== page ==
Meshell Ndegeocello: Juneteenth Q&A
As we approach Juneteenth National Independence Day on June 19, which marks the end of slavery in the United States, WFUV will amplify the words and voices of Black artists, with special programming on Monday, the third anniversary of the federal holiday. WFUV has reached out to Madison McFerrin, Meshell Ndegeocello, Abraham Alexander, Joy Oladokun, and Hannah Jadagu regarding the import of the holiday, as well as their music.
On Friday, June 16, Meshell Ndegeocello releases her first album for Blue Note, The Omnichord Real Book, a poetic, powerful and expansive exploration of music that partly links her to memories of her late parents — while laying the groundwork for her own renewed horizons. The Grammy-winning singer, songwriter and multi-instrumentalist is thoughtful and erudite when considering the multifaceted ways that grief can be processed and perceived.
A thrilling mix of jazz, funk, soul, rock, and gospel, The Omnichord Real Book, her 13th album, opens a striking new chapter of Ndegeocello's long career, an experience that she describes as a "lightbulb moment."
Coincidentally, 2023 also marks the 30th anniversary of her watershed debut album, Plantation Lullabies. In this FUV Q&A, Ndegeocello touches on both albums and their bookended impact on her life:
The Omnichord Real Book is your first album for Blue Note. Given the rich history of the label, and your own equally storied journey, what new freedom did you find here, for yourself, and working with an array collaborators like the Hawtplates, Joan as Policewoman, Ambrose Akinmusire, guitarist Jeff Parker, pianist Jason Moran and many others?
I have to say, it’s a childhood dream. Blue Note was a fixture in my house and so many of my heroes have made music on the label, and I was giddy when it came together. I have been making music with labels for a long time, I feel like it’s difficult to be surprised anymore, but the creative freedom at Blue Note took me by surprise. I got to make the album I wanted the way I want to with the people I wanted on it, that’s really all I ever want to do.
You've spoken about the loss of your parents, and how you found solace in rediscovering the music they'd loved, which was an intrinsic part of the 18 songs on this record. Is there a particular song on this album that is vividly, for you, the legacy of your mother? A memory of your father?
I think this album is more about the freedom I have in their absence rather than memorializing them. I don’t mean that disrespectfully, my parent did the best they knew how, but it was not easy to be their child. This album is about the weight of my own history and the lightness of being I have now.
In an "Invisible Blackness" podcast a couple of years ago, you said, with great empathy, that your parents had a limited understanding of their place in history. Looking back now, what do you wish they had understood?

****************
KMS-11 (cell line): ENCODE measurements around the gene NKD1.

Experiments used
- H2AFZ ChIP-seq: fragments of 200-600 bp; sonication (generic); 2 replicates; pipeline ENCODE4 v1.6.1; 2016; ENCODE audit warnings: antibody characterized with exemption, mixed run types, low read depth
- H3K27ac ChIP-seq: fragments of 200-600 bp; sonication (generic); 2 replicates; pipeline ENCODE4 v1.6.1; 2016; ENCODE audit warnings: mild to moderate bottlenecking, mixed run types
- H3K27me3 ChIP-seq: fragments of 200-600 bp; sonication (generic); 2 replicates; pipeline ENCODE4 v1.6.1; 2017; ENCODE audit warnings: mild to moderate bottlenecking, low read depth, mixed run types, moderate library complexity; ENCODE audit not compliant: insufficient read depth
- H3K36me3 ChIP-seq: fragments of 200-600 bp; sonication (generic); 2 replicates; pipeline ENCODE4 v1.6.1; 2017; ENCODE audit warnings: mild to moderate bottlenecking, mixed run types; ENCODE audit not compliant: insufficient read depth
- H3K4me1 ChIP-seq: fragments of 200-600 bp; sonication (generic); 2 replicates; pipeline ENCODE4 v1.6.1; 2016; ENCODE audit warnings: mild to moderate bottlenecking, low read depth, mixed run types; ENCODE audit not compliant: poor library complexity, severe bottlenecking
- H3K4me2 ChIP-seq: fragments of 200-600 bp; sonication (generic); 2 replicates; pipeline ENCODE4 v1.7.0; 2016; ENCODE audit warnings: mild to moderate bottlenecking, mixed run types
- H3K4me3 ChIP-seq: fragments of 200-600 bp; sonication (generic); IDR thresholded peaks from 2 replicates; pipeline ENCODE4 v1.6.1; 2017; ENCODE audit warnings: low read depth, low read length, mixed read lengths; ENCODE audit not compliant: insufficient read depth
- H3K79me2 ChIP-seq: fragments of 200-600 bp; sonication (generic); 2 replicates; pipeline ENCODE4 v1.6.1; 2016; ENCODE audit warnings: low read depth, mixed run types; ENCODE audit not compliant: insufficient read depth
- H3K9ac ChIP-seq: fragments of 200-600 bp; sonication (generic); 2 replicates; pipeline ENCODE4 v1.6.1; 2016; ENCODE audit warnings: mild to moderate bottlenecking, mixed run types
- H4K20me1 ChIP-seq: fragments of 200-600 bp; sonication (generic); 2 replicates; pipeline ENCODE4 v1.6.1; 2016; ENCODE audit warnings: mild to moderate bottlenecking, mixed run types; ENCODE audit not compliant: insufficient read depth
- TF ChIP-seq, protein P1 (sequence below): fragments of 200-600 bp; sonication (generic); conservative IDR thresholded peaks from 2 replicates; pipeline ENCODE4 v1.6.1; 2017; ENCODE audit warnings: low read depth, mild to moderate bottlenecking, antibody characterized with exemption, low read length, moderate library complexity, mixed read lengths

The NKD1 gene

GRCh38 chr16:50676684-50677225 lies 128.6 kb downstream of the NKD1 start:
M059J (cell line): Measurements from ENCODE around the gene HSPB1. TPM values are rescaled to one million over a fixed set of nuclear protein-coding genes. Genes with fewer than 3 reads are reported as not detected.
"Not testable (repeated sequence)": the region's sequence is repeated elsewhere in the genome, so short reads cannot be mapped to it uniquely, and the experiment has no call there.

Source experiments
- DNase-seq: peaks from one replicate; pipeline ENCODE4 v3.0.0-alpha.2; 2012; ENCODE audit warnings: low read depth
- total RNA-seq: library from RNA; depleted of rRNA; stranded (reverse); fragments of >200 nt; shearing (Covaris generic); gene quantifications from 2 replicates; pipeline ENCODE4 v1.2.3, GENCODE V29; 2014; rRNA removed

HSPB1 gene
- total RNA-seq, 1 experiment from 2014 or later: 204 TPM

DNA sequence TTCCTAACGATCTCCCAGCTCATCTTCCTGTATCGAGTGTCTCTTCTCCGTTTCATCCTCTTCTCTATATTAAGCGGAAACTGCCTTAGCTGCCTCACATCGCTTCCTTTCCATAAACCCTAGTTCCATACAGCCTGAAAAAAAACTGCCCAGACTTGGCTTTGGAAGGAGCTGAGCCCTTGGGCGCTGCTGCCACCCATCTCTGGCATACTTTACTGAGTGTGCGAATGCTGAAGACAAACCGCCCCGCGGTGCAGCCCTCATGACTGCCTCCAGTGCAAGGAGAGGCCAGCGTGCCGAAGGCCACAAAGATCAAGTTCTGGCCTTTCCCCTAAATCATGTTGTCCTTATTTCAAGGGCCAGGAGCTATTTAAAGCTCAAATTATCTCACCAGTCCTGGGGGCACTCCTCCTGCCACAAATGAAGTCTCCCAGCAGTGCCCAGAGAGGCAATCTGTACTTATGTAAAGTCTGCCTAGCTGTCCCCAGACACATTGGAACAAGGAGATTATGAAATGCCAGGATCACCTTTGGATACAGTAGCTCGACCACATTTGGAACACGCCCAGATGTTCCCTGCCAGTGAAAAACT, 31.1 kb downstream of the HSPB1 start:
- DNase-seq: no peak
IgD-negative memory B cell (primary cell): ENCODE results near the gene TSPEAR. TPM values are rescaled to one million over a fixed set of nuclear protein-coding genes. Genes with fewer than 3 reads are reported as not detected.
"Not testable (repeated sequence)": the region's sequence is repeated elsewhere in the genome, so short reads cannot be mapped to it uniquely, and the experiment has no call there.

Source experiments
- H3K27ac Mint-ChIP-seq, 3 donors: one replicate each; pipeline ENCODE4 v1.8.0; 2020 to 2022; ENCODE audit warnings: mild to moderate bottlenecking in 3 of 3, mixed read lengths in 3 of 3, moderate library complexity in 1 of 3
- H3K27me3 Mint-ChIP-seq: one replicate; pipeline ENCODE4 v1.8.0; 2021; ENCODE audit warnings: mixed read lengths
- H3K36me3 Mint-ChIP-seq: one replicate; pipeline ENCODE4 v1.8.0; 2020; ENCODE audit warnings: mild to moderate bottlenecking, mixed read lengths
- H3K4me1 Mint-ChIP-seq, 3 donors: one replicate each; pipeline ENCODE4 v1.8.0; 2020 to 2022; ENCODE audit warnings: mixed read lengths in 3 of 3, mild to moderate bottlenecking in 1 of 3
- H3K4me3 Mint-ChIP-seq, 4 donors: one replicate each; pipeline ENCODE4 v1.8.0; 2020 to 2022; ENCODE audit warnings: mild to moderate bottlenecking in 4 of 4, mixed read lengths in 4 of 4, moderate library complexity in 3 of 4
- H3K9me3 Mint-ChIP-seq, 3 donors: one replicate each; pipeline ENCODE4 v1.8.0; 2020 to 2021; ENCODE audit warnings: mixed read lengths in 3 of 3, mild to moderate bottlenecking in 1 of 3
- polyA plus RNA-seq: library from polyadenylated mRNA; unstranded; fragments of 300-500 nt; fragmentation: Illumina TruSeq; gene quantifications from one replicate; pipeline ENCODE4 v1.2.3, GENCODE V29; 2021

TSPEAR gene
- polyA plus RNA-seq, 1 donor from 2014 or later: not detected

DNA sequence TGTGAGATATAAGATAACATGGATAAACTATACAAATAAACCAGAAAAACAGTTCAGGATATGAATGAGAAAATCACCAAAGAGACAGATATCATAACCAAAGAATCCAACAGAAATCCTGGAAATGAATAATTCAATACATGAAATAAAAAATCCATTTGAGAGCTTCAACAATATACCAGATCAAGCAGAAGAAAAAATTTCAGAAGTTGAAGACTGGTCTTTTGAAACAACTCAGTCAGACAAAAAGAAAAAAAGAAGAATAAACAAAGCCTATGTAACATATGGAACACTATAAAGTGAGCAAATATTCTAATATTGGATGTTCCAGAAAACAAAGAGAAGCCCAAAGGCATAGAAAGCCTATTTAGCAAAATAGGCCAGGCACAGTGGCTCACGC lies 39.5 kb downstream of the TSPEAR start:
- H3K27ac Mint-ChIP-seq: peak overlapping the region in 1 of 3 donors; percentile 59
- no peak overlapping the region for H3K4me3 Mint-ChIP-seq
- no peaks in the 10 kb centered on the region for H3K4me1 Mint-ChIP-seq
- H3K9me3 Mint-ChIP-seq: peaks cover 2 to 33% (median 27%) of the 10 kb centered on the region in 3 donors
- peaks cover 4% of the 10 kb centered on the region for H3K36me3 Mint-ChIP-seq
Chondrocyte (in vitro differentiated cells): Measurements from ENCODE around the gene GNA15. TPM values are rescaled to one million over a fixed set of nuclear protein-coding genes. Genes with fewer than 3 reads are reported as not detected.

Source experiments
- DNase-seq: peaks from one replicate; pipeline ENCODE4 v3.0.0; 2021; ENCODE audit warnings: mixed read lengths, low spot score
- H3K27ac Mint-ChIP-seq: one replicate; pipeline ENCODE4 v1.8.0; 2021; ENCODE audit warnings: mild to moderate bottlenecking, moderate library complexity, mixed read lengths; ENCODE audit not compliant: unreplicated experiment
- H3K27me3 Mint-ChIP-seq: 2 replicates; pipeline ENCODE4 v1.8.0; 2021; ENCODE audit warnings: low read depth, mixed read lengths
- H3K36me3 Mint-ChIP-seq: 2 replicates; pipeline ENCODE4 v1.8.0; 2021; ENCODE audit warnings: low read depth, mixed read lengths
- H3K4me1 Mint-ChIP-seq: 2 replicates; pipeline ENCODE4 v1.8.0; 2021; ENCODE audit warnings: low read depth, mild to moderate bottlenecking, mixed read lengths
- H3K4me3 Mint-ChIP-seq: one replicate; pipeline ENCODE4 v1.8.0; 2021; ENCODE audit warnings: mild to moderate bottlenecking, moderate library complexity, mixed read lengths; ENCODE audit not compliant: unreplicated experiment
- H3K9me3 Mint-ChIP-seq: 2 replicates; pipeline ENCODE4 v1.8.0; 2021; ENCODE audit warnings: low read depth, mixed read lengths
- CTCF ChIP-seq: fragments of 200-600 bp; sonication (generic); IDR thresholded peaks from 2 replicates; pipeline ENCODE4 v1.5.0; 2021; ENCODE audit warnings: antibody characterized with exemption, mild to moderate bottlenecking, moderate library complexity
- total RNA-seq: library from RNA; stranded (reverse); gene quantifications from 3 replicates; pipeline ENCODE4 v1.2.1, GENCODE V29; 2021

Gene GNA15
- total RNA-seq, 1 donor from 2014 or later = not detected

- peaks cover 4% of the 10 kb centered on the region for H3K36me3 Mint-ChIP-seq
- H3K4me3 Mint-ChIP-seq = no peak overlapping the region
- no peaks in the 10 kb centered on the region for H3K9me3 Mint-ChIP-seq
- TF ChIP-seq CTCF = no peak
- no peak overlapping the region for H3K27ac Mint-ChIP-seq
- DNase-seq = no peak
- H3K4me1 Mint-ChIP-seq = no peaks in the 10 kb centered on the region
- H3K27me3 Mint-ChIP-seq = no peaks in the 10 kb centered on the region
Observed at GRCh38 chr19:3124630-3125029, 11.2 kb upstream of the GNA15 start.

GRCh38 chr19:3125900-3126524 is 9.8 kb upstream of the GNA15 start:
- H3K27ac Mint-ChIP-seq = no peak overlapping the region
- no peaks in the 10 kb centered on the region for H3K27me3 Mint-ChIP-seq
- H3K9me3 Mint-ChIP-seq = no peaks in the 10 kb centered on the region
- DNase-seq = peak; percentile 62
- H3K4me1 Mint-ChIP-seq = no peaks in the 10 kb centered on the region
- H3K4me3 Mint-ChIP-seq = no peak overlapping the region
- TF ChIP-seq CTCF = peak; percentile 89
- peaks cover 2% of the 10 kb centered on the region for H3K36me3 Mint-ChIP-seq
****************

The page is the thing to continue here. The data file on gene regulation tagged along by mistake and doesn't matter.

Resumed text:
I wish they understood the burden they bore, that as people who knew and lived in the segregated South, they needed a lot of healing.
Every song on The Omnichord Real Book — "Good Good," "Clear Water," "Gatsby," "Virgo" — feels specific to a time, a place, an influence, a fragment of a feeling, a point of pain. What was your specific vision of how you wanted this album to flow?
I don’t know if I knew til I heard it all together. I don’t always have a vision. Sometimes I do, but this was more a vision for each tune and then, together, the story was revealed to me.
You chose to work with a producer — jazz saxophonist and multi-instrumentalist Josh Johnson, who released his debut album, Freedom Exercise, a few years ago. How did you connect and why was he the right person for you to trust with this very personal project?
I think Josh is a brave and beautiful player and listener. He’s confident and not personally connected to any of the personal parts of the project. I felt the music would benefit from more objectivity and from someone who did not have a fixed idea of what kind of music I make.
This year marks the 30th anniversary of the release of Plantation Lullabies. Looking back at that revered album, and how it changed your life, what is your perspective of it three decades down the line? Anything you wish you could have told yourself back then, during the recording of it?
Wow, what a question. I’m so grateful that people listen. It’s humbling to hear it spoken of that way, it really was just the music in my mind and an incredible group of collaborators. I was lucky and it did change my life. In that way I would not change a thing. I would have told myself a lot of things about money and lawyers though!
You are a major influence on a vast swath of musicians who grew up on your albums. Who — or what — fills you with joy or inspiration these days?
I got to work with many of the people who are currently so inspiring to me. Jeff Parker, Hanna Benn, Josh Johnson, and Brandee Younger. Zoh Amba also makes incredible music.
- Meshell Ndegeocello
See Meshell Ndegeocello play New York's Sony Hall on June 21, part of the Blue Note Jazz Festival.